Companies everywhere are scrambling to deal with the upheavals brought on by the COVID-19 pandemic. The impact of social distancing, remote work forces and economic setbacks is being felt throughout the workplace.
Managers in particular face unique challenges. Fear and uncertainty are commonplace among employees now. Gone (for the present) are the days when managers can communicate through in-person meetings or quick chats over the coffee machine in the lunchroom. Distancing has affected everything from team building to employee retention.
So what adjustments must managers make in this “new normal” era to effectively communicate with staff? What insights do they need and what steps must they take to turn potential negatives into positives?
Growth and performance leader Eyal Gutentag has built a nationwide reputation for helping companies through all kinds of market upheavals for over two decades. His specialty is helping managers develop the skills and processes that help them succeed through the toughest market challenges, even a global pandemic.
For managers wondering how to deal with post-COVID communications, Eyal Gutentag says he’s recommending 5 proven ways to manage more effectively. Here are the 5 Post-COVID steps he’s sharing with his consulting clients:
1. Create a calm and focused workplace.
It’s difficult to make progress of any kind when the workplace is in chaos. So as a manager, your first step is to do everything you can to revert the business back into a quiet, controlled environment. Identify those areas of the business where there seem to be confusion or uncertainty as a result of COVID-related events. Be calm and clear. Be agile. If KPI’s need to be realigned, realign them immediately. Communicate with confidence. Show that you are in control and that, together, you and your staff will ride out this event and continue your company’s path to success.
2. Raise your profile, be accessible, communicate often.
Now more than ever, your role as a manager calls for leadership. As such, make yourself more available than ever. Conduct regular video conferences with staff. Address current and future issues, even if you don’t know all the details. Ensure that messages are reaching employees via emails, newsletters or intranets. Verify that employees feel part of the team and recognize their important roles in the company’s future.
3. Encourage 2-way communications.
Now more than ever, it’s vital that your staff feel free to express themselves and ask questions, even questions for which you have no answer. It’s no longer enough that they “hear from the boss,” the boss also needs to hear from them. If you have an intranet, consider opening up a Burning Question page where they can post concerns. If it helps, make it anonymous.
4. Assign authority
In times of crisis, especially when there’s a disruption to the company roster, it’s imperative that everyone knows who does what. Assign a leader to be responsible for communicating with employees on everything that has to do with COVID. When everyone knows who speaks with authority, trust builds and uncertainty recedes. That leader might be your HR person, but it could be any high ranking executive. Just be sure to back him or her with the information they need, and the open channels they require, to speak with authority and accuracy.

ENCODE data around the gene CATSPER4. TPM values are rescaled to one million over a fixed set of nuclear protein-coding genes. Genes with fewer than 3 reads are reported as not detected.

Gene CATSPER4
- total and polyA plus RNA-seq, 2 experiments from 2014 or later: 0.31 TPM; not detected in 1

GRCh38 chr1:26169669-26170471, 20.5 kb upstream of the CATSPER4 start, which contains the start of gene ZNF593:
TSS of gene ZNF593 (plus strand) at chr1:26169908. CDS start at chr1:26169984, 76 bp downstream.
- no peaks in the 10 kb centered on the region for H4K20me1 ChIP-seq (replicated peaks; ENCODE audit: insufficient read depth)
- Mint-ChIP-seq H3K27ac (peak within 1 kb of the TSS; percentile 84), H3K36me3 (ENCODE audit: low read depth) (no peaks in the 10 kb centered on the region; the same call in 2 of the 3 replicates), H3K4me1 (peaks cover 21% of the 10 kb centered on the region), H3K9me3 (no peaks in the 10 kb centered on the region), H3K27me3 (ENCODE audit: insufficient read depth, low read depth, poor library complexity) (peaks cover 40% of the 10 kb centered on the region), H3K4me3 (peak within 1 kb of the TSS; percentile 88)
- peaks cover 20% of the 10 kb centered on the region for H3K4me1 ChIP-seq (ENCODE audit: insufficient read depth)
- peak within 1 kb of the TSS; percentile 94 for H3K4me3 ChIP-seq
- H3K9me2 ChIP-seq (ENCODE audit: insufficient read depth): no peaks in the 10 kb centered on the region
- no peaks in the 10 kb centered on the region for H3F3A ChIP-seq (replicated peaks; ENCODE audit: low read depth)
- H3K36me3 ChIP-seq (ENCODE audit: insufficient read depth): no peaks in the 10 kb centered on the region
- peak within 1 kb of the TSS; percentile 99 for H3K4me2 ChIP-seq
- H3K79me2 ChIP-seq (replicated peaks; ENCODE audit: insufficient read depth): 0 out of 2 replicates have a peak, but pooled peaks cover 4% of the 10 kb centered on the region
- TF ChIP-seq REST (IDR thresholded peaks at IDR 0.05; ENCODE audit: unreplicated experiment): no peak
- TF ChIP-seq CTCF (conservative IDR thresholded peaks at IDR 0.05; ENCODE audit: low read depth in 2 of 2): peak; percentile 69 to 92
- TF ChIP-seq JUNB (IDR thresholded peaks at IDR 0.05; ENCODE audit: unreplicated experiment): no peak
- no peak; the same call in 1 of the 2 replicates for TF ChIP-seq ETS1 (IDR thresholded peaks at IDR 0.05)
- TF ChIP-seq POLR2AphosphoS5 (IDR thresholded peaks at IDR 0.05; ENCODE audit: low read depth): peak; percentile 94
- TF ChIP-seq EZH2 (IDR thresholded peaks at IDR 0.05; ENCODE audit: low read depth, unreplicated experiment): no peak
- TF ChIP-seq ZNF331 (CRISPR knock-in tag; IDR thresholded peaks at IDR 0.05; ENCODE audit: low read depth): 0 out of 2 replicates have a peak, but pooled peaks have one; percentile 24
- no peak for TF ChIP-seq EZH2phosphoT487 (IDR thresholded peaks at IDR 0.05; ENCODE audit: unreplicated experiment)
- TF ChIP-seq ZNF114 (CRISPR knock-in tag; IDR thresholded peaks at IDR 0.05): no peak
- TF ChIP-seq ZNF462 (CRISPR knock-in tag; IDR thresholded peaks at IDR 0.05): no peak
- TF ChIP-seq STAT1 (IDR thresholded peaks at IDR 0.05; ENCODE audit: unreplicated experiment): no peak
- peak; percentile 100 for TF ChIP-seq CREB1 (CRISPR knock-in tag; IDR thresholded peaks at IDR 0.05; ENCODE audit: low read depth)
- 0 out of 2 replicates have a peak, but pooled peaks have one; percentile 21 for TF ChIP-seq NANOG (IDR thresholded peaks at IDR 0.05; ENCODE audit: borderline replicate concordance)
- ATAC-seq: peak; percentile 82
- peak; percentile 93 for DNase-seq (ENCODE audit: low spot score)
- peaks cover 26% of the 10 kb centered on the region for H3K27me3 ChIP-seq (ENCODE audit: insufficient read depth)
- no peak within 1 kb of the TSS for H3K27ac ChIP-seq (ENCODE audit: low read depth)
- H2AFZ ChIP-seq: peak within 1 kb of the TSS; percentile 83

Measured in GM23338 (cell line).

5. Show you care.
Do what you can to eliminate that invisible barrier between manager and staff that prevents open communications. If you have health benefits or psychotherapy services that are especially applicable in this circumstance, be sure everyone is aware of it. Sensitivity and empathy should now be two of your most polished assets. If the company is sponsoring donations of COVID equipment or services, let everyone know. Let your direct reports know about the commitments of company owners, senior officers and managers, and how they stand together with employees to achieve the company mission. Never forget that, as a company, you’re not just a bunch of corporate documents, offices, warehouses or policies. You’re human. Now’s a good time to show it.
The critical period: when COVID ends.
Just when you think you’re out of the woods, when you hear the COVID threat is over, that’s when you should be worried most, says Eyal Gutentag.
“The fear over COVID will last long after COVID is no longer a problem,” Eyal asserts. “That’s when your management skills will be most called for. The leadership and guidance you show during the pandemic should also guide you when it’s over. The more proactive you are as a manager now, the less fear and uncertainty there will be in your workplace in the months to come.”
His final recommendation: “Lead with confidence, clarity, and empathy. That will carry you through.”